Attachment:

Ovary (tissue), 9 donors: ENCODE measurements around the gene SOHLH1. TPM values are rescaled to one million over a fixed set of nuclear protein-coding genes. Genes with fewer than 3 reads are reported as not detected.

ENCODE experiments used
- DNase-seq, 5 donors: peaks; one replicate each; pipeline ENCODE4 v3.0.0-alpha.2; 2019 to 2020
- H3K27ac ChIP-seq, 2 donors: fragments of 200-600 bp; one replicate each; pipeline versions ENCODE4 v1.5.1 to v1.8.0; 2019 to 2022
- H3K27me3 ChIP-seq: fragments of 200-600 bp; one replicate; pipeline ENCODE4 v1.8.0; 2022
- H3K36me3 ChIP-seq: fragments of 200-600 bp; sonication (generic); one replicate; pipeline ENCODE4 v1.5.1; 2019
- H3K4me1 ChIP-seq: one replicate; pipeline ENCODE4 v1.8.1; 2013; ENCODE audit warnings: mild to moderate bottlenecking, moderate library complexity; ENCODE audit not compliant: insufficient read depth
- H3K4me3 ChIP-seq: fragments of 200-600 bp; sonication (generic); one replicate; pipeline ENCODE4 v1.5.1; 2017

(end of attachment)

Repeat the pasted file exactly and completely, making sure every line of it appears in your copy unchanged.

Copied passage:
Ovary (tissue), 9 donors: ENCODE measurements around the gene SOHLH1. TPM values are rescaled to one million over a fixed set of nuclear protein-coding genes. Genes with fewer than 3 reads are reported as not detected.

ENCODE experiments used
- DNase-seq, 5 donors: peaks; one replicate each; pipeline ENCODE4 v3.0.0-alpha.2; 2019 to 2020
- H3K27ac ChIP-seq, 2 donors: fragments of 200-600 bp; one replicate each; pipeline versions ENCODE4 v1.5.1 to v1.8.0; 2019 to 2022
- H3K27me3 ChIP-seq: fragments of 200-600 bp; one replicate; pipeline ENCODE4 v1.8.0; 2022
- H3K36me3 ChIP-seq: fragments of 200-600 bp; sonication (generic); one replicate; pipeline ENCODE4 v1.5.1; 2019
- H3K4me1 ChIP-seq: one replicate; pipeline ENCODE4 v1.8.1; 2013; ENCODE audit warnings: mild to moderate bottlenecking, moderate library complexity; ENCODE audit not compliant: insufficient read depth
- H3K4me3 ChIP-seq: fragments of 200-600 bp; sonication (generic); one replicate; pipeline ENCODE4 v1.5.1; 2017